Election day for the US Presidency has been and gone; as it stands it very much appears that former Vice-President Joe Biden has emerged the winner. However, a week after polling day the counts are still not over, and the official results have not yet been announced.
The overwhelming majority of the media has called the Presidency in favour of Biden based on the projected results. This may prove to be premature, but given the lead that Biden is believed to have, it is perhaps a not unreasonable assumption. President Trump still claims that he has won or will be declared the winner. In his favour is the recount in Georgia, the tightening of the count in Arizona and the possibility of success in his court actions.
However, he needs proof. His repeated claims of fraud may continue to fire up his base, but they do him no favours away from his core vote. Everyone understands that he is alleging fraud; what he needs is not constant repetition of the charge but rather definitive proof. He may not have the proof now, and it is a bit unreasonable to expect solid proof immediately, even though he has been insistent in his belief.
We will see whether his claims bear any fruit. Attorney General Bill Barr has authorised probes into the alleged fraud and this should lead to serious investigations by prosecutors. This has led to a DoJ official,who oversees voting crimes investigations, to step down from his position over the change in department policy from investigations moving from post-election to during.
There is little doubt though that the Trump base will continue to support the President in his claims. Republicans should be more concerned about the effect that the predictable negative media focus on the continued unsubstantiated claims will have on shy Trump and soft swing voters.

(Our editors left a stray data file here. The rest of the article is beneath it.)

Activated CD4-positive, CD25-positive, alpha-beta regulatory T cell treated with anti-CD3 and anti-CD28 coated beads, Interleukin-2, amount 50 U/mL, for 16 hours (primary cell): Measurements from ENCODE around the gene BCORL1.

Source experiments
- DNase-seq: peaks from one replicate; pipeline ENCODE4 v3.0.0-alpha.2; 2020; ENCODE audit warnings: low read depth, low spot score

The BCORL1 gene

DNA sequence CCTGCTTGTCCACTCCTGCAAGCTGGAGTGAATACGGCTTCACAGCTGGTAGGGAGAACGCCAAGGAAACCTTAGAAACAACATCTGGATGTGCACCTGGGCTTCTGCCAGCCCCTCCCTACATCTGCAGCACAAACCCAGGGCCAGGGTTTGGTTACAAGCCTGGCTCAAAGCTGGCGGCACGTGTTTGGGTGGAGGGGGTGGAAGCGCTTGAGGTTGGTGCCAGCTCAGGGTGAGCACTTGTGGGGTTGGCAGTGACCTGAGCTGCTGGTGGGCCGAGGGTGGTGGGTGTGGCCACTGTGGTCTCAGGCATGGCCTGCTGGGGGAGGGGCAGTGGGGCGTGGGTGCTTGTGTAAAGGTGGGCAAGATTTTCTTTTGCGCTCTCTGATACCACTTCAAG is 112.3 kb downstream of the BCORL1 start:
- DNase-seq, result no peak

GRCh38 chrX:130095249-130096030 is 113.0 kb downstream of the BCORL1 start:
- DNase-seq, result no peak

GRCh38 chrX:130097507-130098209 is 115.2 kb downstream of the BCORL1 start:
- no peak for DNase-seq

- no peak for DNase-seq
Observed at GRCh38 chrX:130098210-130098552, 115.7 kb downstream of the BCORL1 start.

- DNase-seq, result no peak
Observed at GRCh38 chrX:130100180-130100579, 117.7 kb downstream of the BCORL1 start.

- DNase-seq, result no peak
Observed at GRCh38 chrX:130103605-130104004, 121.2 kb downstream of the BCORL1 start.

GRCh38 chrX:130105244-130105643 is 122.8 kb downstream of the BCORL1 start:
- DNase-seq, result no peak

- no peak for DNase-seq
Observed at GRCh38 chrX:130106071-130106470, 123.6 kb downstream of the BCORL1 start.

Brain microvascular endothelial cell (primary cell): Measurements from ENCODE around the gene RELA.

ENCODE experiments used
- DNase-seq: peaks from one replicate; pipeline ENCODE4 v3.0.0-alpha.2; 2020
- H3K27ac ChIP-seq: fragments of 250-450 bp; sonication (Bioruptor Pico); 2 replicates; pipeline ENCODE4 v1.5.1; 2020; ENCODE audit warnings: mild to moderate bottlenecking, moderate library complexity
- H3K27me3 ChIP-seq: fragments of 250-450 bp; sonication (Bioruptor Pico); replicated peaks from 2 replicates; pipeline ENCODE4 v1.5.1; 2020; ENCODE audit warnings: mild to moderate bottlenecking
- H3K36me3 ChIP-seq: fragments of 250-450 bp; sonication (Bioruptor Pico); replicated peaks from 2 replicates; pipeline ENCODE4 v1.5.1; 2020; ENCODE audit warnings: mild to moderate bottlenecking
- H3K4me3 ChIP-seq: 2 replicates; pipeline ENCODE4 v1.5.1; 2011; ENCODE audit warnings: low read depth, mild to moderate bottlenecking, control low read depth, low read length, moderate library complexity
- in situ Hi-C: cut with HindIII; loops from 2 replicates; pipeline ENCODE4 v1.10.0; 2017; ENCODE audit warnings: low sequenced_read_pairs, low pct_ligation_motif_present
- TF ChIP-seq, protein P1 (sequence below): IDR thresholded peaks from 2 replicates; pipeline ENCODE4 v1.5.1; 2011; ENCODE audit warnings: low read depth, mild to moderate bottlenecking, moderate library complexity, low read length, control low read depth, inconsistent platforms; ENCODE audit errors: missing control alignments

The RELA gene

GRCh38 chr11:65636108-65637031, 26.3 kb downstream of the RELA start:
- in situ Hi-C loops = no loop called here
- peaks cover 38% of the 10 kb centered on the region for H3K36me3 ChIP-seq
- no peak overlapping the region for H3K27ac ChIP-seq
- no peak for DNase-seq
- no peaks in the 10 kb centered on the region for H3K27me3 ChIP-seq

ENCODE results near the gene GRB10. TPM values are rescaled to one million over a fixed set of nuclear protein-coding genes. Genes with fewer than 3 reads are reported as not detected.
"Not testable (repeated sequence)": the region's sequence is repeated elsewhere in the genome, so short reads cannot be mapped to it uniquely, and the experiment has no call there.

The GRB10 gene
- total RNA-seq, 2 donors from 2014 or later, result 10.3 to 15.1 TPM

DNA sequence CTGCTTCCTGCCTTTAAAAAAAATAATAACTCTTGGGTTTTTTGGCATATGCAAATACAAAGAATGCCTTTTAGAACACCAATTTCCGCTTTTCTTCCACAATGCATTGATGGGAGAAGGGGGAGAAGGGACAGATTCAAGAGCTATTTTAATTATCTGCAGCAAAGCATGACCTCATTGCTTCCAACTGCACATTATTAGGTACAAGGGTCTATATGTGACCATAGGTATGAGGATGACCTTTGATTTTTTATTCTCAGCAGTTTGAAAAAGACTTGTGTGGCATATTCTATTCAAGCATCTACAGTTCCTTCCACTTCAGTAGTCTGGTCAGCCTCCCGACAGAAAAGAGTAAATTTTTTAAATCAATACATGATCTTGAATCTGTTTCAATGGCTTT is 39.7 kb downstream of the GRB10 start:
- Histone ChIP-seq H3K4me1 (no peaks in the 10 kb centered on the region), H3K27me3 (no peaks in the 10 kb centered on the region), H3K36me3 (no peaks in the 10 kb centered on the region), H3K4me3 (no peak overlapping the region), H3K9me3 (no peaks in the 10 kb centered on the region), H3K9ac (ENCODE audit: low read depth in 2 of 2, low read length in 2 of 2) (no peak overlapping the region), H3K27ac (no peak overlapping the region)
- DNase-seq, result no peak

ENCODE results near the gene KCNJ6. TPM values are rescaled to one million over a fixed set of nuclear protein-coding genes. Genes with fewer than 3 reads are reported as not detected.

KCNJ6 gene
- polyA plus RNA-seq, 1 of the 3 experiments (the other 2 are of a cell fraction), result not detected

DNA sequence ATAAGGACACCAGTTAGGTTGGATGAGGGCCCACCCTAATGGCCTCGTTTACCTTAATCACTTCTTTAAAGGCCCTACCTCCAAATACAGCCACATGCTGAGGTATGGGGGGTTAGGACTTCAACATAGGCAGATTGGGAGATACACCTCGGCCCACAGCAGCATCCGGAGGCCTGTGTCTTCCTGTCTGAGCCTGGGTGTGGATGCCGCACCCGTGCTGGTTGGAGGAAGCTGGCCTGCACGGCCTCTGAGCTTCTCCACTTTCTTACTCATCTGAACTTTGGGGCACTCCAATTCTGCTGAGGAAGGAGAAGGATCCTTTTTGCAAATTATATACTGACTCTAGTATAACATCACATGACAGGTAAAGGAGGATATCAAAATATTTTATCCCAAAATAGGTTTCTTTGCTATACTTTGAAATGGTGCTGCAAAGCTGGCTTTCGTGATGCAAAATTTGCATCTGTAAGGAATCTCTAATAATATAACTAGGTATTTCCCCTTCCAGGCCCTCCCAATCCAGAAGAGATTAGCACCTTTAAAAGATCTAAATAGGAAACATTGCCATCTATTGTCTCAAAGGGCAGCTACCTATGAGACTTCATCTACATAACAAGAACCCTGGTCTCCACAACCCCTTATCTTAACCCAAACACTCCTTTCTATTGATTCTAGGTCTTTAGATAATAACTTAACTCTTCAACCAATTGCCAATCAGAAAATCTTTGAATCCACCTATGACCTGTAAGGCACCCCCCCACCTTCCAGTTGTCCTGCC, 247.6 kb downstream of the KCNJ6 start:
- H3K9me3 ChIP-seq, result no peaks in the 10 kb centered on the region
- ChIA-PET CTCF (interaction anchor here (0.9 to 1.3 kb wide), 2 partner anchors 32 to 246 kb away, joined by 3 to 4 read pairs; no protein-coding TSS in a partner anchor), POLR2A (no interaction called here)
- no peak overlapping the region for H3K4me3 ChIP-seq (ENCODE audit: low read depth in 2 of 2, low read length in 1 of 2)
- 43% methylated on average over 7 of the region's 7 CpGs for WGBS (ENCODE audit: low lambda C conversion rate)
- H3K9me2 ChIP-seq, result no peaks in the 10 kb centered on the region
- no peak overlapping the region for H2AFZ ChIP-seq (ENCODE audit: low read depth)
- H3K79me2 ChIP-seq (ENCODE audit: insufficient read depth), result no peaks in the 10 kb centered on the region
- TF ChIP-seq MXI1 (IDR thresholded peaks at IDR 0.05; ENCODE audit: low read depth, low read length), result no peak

Nonetheless, it is interesting that the Democrats are unwilling to go to the same efforts this time round that they did over the unfounded Russian influence allegations. Of course, the same point can be made about Trump supporters and Republicans during the Russia investigations but it is still curious how in recent elections both sides do not seem to like, or accept, that they lost an election.
In any case, it is unlikely that fraud on the scale that Trump needs to exist is out there – some undoubtedly has occurred, along with errors – but enough to change the result, even just focusing on the key swing states of Michigan, Pennsylvania, Georgia, Arizona, Wisconsin? I remain unconvinced – Trump needs time and evidence to back up his claims.
However, regardless of the Trump court efforts and the outcome of probes into potential voter fraud – there are wider areas that need to be addressed by the Republican Party and lessons learned if this is indeed the end of Trump’s Presidency.
Firstly, Trump has the highest vote on record of any Presidential incumbent – 71m votes as it stands – and in 2016 he swung areas to the Republicans that have never been red before. It is undeniable that he tapped into the mood of the country and opened up a whole swathe of voters to the Republican Party.
Another quirk is the candidate from the Libertarian Party, Jo Jorgensen, stood for election while the Green Party did not participate. While you cannot guarantee that all Libertarian voters would vote Republican – there is a high chance a large percentage would have done – and given that she gained more votes than the margin between Biden and Trump in key swing states we could have been looking at a very different result.
Finally, the Republicans have had a fairly good result in the House and Senate in contrast to the expected result in the Presidential election. Now, they may be different races and not representative of the whole country due to the US system, but it should be of interest and value for the Party to compare turnout and vote count between the Congressional elections and Presidential election. This may allow the Republicans to have some hard data on the Trump effect compared to previous cycles and the difference between Congressional turnout to Presidential turnout – as well as other areas of interest, including the President’s allegations.
We cannot fully know what will come and although it does seem most likely that Biden will be President next year, it is simply not possible to say with 100 per cent certainty that this will happen.